Questioning representations of the body also concerns the South African choreographer Robyn Orlin. Orlin criticises the ideological use of physical criteria, in particular in Daddy, I've seen this piece six times before and I still don’t know why they’re hurting each other... In this piece, a dancer covers herself in flour to become an impeccable white swan – this unavoidable referent of the Western ballet culture. The ideal body of the dancer is thus put into perspective and questioned. Contemporary dance involves a diversity of dancing bodies, as Raimund Hoghe puts it: “I ask the question – to what extent and how, during the Third Reich, exclusion was possible, and to what extent and how it is possible today. What is happening with our bodies today?” 

Olivier Dubois – La minute du spectateur

Contemporary dance thus uses atypical and varied bodies. The dancer and choreographer Olivier Dubois is himself "generously" proportioned. In his first creations, he confronts the exhibition of his body and what this means for his sense of privacy. Referring to his first choreography, he writes: “I'm mounting resistance. With Pour tout l’or du monde..., I wanted it to be like a chronicle of a martyr, a summary of war…” Olivier Dubois participates in a battle of bodies intending to conquer a place, and in particular on a stage. The choreographer has also performed the role of the Faun, in response to Nijinsky's legendary choreography L’après-midi d’un faune (The Afternoon of a Faun), which is generally performed by much more conventionally beautiful dancers. In his proposals, the body of Dubois is no longer characterised by its physical aspects, but by the artistic setting which it expresses. Any body can thus become a medium, an ally and the main symbol of an aesthetic engagement. 


In contemporary dance, the body of the dancer is sometimes also naked. Nudity is a means of restoring the dancing body to its original state. But the body can also be hidden. In Con forts fleuve created by Boris Charmatz in 1999, the bodies are completely covered, included the face which is masked by a pullover. In Skull*Cut, choreography by Christian Rizzo, the dancer and choreographer Rachid Ouramdane looks like a motorcyclist, from his (helmeted) head to his (booted) feet. He thus becomes a silhouette, both human and undefined. It is a recognisable body whose volumes and postures are emphasised more than if the face and skin were visible. The figure of the motorcyclist is an archetype; but as it is employed here, it changes the elements relating to the dancing body. It results in a strange impression where we are disturbed by a moving body we can perceive, but without really identifying the person we see.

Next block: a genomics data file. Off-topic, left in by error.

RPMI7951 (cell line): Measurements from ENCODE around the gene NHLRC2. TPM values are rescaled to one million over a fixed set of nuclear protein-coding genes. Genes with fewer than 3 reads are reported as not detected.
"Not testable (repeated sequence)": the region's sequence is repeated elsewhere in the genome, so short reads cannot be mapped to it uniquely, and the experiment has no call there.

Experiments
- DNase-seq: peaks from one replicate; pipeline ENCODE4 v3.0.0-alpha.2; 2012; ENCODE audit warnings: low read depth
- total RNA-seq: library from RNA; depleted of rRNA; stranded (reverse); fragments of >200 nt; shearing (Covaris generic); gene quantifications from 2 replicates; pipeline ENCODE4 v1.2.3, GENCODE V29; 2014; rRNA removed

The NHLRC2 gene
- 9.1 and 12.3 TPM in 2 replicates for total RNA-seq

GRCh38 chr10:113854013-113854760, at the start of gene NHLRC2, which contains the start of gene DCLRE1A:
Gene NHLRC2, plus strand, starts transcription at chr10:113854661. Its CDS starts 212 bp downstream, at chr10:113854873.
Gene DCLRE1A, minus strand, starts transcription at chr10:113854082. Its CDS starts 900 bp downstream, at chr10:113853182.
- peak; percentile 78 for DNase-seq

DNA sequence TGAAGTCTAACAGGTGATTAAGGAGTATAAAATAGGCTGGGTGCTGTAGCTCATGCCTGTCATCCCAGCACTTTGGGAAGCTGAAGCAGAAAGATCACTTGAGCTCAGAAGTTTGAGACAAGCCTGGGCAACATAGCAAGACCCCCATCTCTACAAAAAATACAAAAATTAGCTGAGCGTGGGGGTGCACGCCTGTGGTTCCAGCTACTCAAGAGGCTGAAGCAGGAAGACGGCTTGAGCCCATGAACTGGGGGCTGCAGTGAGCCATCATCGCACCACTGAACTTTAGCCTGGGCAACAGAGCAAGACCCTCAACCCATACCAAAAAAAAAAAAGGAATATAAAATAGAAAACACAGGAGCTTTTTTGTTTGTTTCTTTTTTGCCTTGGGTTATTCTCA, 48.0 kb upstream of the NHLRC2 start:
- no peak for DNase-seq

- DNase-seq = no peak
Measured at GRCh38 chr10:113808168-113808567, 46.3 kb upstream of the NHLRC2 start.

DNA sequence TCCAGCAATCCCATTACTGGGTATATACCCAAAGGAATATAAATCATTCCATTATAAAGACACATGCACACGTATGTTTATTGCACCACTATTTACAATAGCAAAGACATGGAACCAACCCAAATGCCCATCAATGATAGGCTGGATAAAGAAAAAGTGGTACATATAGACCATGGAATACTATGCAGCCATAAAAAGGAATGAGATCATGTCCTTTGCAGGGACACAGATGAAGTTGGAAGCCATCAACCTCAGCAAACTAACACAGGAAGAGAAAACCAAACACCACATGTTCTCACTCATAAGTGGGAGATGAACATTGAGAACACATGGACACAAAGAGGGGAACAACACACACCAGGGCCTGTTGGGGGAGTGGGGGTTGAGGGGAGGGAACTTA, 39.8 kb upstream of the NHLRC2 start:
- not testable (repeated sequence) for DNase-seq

2. The work and presence of the body 

Collection particulière

The body is a strange entity that many choreographers transform to the point of making it unrecognisable. What matters to them is using the body to explore new possibilities or to concentrate on a physical element. In Collection particulière, Maria Donata d'Urso works with the plasticity of her body and creates astonishing images in which the contours of her body change radically. She particularly emphasises the role of the skin and the points of support. She questions “the concept of surface which she feels in the physical contact with the ground, but also in the visible space of the stage”[3]. According to the journalist Rosita Boisseau, Collection particulière is “a solo obsessed by the material of the body which carves the gestures directly from the carnal body”[4]. This body material becomes an abstract, moving sculpture that plays with asymmetry. Here the body is the subject of multiple metamorphoses which give it infinite outcomes.

Zombie Aporia

When he is on stage, the dancer combines a technical skill, a method of interpretation and a form of presence. However, the way in which the body is offered to the gaze of the audience varies according to the dancers and the style of the choreographers with whom they work. In Zombie Aporia, created by Daniel Linehan in 2011, the three dancers, through their performance, generate a direct and childlike relationship with the spectators. The dancers engage in the relationships between what you do, what you dance, what you say and what you hum, as if it's business as usual. This obviousness nevertheless ends up involving the spectators in much more complex stratagems, which gradually emerge from the piece. Indeed, “this apparently slight musical proves to be a manifesto against the conditioning of bodies and minds”[5].